Four schools shut for up to a MONTH after false widow spiders found
Thousands of children are evacuated as four schools are shut down for up to a MONTH with parents frantically checking bags and uniforms after an infestation of venomous false widow spiders
- The four schools have been shut in Newham, east London after the discovery
- Two primary schools and two secondary schools have been closed
- Pest controllers have been brought in over the infestation of the false widows
- The spider’s are the size of a 50p piece and their bite can cause painful swelling
Thousands of children have been told to stay home today after a council closed four schools – because they were invaded by Britain’s deadliest spiders.
Newham Council in east London has evacuated two primaries and two secondary schools to treat the invasion of False Widow Spiders ‘immediately, before the eggs start hatching’.
Pupils in the borough now face up to a month out of lessons while pest control experts scour the schools in a bid to curb the killer menace.
False Widow Spiders, the UK’s most poisonous arachnid, are dark-coloured with globular bodies and range from 9.5 to 14 mm in size
The schools closed are Rokeby Secondary school and Star Lane Primary in Canning Town, Lister Community School in Plaistow and Ellen Wilkinson Primary in Beckton.
Rokeby school is due to remain closed until October 29.
In a letter to parents headteacher Charlotte Robinson said it would take three weeks to get rid of the spiders.
She wrote: ‘We have engaged a company to deal with and eradicate this pest, they have estimated that this will take up to three weeks.
A notice on the Lister Community School website from the headteacher Anthony Wilson
Lister Community School. It has closed its doors after advice from the local council
‘The safety and wellbeing of students and staff must be our priority so whilst I understand that this may be very inconvenient for you it is in your child’s best interest to remain at home and not at school.’
One parent, whose son goes to the school wrote on social media: ‘My son’s school Rokeby has been shut down as it’s now infested with them after huge nest was found this morning.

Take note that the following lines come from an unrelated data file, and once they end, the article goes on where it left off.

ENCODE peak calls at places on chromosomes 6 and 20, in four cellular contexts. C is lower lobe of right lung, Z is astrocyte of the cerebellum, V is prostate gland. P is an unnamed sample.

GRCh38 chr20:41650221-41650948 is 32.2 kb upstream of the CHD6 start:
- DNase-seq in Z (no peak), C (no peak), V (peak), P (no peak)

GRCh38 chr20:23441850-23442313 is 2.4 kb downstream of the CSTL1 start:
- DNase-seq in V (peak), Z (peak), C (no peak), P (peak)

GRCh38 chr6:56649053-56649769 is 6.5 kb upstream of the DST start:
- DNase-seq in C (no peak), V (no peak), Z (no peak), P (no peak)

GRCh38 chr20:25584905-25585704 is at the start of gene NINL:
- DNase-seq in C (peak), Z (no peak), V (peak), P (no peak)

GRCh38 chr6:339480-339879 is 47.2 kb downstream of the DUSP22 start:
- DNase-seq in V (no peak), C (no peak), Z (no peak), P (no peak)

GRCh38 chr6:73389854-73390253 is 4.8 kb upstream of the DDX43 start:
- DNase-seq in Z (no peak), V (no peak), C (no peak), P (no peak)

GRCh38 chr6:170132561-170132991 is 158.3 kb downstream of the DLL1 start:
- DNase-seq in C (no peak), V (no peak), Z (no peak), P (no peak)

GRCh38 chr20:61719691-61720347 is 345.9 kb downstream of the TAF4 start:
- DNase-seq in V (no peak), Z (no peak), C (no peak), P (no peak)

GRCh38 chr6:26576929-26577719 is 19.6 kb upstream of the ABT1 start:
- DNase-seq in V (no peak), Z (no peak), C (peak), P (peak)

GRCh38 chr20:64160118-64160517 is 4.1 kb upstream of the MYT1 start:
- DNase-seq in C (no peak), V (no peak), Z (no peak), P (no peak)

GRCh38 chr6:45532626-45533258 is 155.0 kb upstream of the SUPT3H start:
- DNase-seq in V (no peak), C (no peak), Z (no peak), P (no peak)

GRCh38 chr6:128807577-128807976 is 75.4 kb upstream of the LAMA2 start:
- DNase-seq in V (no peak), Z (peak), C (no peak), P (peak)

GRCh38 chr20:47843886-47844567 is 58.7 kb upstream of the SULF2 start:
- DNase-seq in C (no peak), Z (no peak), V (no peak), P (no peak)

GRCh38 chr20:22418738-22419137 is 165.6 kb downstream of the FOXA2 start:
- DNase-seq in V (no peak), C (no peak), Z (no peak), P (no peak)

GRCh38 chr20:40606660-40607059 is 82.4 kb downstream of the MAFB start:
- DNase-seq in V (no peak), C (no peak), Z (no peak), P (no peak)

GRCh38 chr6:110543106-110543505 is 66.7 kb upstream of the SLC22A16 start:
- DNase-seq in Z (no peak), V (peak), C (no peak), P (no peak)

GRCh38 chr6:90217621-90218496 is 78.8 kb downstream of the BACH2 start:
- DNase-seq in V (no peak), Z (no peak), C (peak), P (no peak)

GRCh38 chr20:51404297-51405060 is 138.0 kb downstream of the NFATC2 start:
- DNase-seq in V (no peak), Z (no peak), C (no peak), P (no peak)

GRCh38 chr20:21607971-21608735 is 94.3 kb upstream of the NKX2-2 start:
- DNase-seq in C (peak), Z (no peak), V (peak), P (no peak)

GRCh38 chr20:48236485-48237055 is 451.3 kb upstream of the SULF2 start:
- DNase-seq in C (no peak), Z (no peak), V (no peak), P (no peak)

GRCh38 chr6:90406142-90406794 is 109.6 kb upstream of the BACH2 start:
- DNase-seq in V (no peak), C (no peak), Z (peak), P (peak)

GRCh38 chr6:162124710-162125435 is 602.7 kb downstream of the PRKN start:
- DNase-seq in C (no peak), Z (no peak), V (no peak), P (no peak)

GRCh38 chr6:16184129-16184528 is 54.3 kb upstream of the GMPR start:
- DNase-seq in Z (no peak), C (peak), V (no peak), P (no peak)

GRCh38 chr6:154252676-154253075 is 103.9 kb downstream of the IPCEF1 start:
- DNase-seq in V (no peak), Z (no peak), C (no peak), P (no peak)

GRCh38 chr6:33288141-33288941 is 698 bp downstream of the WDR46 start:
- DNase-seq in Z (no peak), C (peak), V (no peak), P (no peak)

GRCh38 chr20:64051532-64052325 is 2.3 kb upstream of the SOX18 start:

‘Now I’m checking his bags and uniform lol.’
False Widow Spiders, the UK’s most poisonous arachnid, are dark-coloured with globular bodies and range from 9.5 to 14 mm in size.
Ellen Wilkinson Primary School headteacher Sue Ferguson said the infestation needs to be ‘treated immediately before the eggs start hatching’
Ellen Wilkinson Primary school in Beckton announced that the school will be closed for this week and ‘most of next week’
Star Primary School said they are ‘exploring the possibility of using alternative venues next week as a possible solution’
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Although named because of its physical similarity to the killer black widow spider, the species’ bites rarely cause death but can be very painful.
Symptoms include severe pain radiating from the bite and fever – but could prove fatal if a young and vulnerable child was bitten in an especially sensitive location.
Sue Ferguson, headteacher for Ellen Wilkinson School, said treatment needs to begin ‘immediately’ before the eggs start hatching.
She said: ‘I want to reassure all members of our community that these are precautionary measures and that we are very lucky to have found out in time to take action to remove them for the continuing safety and well-being of pupils, staff and all site users.
Although named because of its physical similarity to the killer black widow spider, the species’ bites rarely cause death but can be very painful
‘I do regretfully have to inform you that I am advised the school treatment plan which started today, will happen in two phases. Unfortunately this means that the school will be closed for most of next week too.
‘I can only imagine the impact that this will have on all our parents and pupils and I sincerely apologise for the inconvenience this is causing you. I have met with the SLT today in order to arrange further work for children to complete at home.